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Theory Programs (Read 2743 times)

Offline green

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Theory Programs
« on: July 28, 2014, 06:30:10 AM »
I'm setting up a studio in Canada and would like to offer theory courses, wondering what other teachers use and have found effective. I will offer theory prep for the RCM exams, and piano lessons through to diploma. I am wondering for younger learners if there isn't more fun systems, perhaps computer based with games etc. Do teachers integrate that with lessons or hold separate lessons, group lessons?

Thanks

Offline pianoslav

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Re: Theory Programs
«Reply #1 on: July 30, 2014, 05:07:52 AM »
There's Music Ace. It's a computer program and pretty much teaches the theory for you. (for younger, lower-level theory students)

Offline green

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Re: Theory Programs
«Reply #2 on: July 30, 2014, 08:44:11 AM »
Yes that was what I was looking for, have you used it?  Designed to be integrated into the studio with assessment, and to be used with the Hal Leonard series which I have used for years. But I am just in the process of switching over and trying out Simply Music, and Play a Story, which has had great success with students and parents who are turned off by traditional reading based methods. Anyone with experience to share would be much appreciated!

Offline keypeg

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Re: Theory Programs
«Reply #3 on: August 01, 2014, 11:56:50 AM »
I'm setting up a studio in Canada and would like to offer theory courses, wondering what other teachers use and have found effective. I will offer theory prep for the RCM exams, and piano lessons through to diploma.
For your own students? 

In terms of the RCM theory exams, you should be giving your students the background toward these through the music you teach in the lower grades, practically first.  If the first level theory rudiments is taught in grade 5, then you have four grades to set this up.  They'll learn of major, minor and perfect intervals - well, they're playing those on the piano.  They'll learn to write out the major and minor keys up to 4 flats and sharps - the music they play has this.  The first level stresses locating the Tonic and Dominant chords.  As a piano teacher, you have a distinct advantage.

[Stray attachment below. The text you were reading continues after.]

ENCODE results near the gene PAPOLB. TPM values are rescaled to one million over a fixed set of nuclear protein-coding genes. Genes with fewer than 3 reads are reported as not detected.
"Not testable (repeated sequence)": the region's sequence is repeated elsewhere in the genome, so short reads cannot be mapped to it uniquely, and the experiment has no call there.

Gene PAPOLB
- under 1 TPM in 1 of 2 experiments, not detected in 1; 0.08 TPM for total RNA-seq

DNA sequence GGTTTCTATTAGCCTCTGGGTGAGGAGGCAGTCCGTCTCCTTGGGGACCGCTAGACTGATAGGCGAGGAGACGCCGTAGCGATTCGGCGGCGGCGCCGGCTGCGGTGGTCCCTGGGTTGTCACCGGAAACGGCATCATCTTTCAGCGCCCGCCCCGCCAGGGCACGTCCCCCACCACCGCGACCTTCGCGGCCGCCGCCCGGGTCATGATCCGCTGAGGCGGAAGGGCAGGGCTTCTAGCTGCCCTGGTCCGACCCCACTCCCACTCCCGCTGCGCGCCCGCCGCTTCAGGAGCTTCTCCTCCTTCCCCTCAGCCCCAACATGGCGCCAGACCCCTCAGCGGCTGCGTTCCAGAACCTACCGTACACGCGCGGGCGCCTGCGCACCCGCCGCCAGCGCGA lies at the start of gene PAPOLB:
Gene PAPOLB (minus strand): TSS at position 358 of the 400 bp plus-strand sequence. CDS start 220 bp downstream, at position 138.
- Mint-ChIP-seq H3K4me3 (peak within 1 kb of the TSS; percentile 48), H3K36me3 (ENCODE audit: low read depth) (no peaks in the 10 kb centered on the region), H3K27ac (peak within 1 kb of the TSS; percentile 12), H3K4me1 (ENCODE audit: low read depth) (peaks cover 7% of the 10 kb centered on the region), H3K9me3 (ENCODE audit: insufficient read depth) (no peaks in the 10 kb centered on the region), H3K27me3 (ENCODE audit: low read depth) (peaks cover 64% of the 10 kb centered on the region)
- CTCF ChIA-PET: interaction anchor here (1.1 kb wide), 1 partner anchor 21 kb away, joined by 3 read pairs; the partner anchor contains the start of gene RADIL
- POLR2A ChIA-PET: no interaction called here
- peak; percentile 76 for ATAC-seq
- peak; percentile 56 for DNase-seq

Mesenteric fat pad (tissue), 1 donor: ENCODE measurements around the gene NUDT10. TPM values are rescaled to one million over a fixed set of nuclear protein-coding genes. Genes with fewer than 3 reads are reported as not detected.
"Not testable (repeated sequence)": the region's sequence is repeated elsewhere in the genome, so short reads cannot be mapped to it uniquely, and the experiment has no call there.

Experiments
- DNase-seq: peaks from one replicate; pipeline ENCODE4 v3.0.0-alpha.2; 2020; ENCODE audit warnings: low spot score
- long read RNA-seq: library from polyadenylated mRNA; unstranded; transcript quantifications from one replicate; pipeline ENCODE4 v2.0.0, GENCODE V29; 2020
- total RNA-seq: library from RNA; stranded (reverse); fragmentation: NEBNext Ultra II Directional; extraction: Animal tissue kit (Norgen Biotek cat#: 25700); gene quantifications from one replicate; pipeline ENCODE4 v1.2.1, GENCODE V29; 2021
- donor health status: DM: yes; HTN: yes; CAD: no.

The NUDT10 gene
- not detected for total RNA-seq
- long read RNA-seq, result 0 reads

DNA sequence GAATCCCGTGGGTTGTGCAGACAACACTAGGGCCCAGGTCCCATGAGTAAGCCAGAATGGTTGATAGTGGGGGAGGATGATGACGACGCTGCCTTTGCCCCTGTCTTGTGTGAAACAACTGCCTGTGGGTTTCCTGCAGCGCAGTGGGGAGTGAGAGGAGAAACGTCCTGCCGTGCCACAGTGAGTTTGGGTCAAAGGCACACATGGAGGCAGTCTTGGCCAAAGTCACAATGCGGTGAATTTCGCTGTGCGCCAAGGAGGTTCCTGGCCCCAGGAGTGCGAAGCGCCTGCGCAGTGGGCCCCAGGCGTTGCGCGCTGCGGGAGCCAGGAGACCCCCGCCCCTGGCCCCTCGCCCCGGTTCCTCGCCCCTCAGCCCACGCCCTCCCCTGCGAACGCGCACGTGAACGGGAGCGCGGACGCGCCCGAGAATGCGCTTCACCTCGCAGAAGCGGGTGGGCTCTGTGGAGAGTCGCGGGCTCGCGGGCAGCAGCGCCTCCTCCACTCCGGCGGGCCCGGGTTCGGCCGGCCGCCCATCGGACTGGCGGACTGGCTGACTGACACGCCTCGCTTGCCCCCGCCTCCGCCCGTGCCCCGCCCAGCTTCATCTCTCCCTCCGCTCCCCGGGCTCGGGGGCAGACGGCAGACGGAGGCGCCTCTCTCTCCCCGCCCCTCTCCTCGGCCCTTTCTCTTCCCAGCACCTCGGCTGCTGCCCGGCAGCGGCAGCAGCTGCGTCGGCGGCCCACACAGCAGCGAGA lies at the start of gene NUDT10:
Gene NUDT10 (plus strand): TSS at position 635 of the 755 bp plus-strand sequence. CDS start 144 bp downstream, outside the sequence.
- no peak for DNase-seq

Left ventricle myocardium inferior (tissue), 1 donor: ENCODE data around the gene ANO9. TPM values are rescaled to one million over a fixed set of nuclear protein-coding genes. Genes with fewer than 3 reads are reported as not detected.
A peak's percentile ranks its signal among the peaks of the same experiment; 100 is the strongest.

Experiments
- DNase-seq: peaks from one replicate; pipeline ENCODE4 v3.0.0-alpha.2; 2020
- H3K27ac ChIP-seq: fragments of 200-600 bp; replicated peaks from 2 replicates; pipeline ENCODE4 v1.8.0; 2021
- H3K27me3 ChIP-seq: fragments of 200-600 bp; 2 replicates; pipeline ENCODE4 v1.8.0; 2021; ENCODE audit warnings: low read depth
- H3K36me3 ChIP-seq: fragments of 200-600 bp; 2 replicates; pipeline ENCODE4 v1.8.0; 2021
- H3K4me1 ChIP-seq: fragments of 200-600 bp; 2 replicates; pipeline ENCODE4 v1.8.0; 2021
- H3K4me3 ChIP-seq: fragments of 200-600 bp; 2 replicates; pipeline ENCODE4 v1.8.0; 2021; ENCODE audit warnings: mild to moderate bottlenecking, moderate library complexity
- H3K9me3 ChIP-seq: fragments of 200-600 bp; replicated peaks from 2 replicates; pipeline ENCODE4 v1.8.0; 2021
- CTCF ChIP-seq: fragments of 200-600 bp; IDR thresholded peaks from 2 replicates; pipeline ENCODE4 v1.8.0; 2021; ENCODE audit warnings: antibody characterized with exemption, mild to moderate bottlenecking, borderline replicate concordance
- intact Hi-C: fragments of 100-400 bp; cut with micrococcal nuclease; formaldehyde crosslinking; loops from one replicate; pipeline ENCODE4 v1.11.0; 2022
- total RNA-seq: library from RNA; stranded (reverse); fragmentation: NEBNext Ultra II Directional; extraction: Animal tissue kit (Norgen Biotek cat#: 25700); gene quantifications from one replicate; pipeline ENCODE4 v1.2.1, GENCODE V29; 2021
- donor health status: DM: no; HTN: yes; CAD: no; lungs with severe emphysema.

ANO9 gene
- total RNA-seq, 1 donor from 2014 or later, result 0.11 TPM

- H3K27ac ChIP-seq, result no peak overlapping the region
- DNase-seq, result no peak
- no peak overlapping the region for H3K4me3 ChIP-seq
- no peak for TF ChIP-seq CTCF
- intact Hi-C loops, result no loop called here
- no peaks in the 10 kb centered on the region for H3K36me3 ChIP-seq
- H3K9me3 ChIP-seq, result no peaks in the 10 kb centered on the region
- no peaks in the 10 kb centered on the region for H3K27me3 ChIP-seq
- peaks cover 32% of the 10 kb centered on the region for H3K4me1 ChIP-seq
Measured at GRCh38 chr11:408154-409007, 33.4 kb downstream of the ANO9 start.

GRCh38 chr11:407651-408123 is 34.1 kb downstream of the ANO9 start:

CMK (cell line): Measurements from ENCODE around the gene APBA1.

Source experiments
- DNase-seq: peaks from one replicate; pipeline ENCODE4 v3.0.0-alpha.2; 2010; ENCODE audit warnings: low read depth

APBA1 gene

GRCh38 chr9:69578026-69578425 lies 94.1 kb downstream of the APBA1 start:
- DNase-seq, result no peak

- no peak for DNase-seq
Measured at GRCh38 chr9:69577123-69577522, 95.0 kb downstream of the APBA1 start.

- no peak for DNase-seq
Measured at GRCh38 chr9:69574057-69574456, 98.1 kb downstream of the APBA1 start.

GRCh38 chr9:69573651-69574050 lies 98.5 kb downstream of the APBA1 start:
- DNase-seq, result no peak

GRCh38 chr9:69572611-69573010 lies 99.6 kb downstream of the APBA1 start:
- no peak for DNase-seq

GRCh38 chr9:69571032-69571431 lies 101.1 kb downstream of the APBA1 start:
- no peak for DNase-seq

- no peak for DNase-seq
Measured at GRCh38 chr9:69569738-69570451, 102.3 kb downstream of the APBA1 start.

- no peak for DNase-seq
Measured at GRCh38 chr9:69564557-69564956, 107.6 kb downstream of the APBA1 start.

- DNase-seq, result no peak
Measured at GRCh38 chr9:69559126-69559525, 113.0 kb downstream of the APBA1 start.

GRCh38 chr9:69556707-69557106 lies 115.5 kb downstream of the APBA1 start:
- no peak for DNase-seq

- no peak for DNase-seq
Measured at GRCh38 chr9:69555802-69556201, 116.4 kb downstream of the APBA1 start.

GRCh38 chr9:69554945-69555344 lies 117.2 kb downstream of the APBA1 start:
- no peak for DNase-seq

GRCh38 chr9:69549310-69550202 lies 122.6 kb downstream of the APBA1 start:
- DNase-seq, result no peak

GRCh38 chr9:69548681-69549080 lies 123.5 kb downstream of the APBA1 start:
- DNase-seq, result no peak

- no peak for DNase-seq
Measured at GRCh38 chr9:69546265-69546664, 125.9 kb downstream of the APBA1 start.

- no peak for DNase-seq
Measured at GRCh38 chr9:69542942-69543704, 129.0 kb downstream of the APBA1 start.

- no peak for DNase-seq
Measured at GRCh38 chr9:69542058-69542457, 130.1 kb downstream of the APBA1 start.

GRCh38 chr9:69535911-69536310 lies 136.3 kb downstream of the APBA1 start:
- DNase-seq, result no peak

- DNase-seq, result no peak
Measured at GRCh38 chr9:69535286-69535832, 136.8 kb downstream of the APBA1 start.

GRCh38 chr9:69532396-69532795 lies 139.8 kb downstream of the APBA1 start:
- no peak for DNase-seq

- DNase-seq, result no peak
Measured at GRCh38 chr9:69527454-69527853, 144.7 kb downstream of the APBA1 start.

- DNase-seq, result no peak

Music theory (imho) should start with what is real, because it describes what is real.  If you want to use games later, use those to reinforce what the student has already absorbed in music, which you have pointed out as you went along the first four grades.

Offline gracefulpianist14

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Re: Theory Programs
«Reply #4 on: August 01, 2014, 08:44:47 PM »
If you are looking for a very through and pretty much self-taught program I would suggest the Fundamentals of Piano Theory books by Keith Snell. I've been using these for about a year, and it's really easy to understand and ranges between primer level to pretty advanced (level 10).

Offline pianoman1349

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Re: Theory Programs
«Reply #5 on: August 05, 2014, 02:58:23 AM »


In terms of the RCM theory exams, you should be giving your students the background toward these through the music you teach in the lower grades, practically first.  If the first level theory rudiments is taught in grade 5, then you have four grades to set this up.  They'll learn of major, minor and perfect intervals - well, they're playing those on the piano.  They'll learn to write out the major and minor keys up to 4 flats and sharps - the music they play has this.  The first level stresses locating the Tonic and Dominant chords.  As a piano teacher, you have a distinct advantage.



That's a great idea.

For the advanced courses (Harmony, Counterpoint, Analysis and History), these are best taught as a separate class, either privately or in a class.  All of these courses can be easily taught in a group class of up to 5 people with 18 - 22 hours of lesson time.  The challenge with these courses, is that many of the students that will be taking these courses are fairly young (10 - 14 years) and will not have had much examination writing experience.  Practice examinations are essential for all of these courses.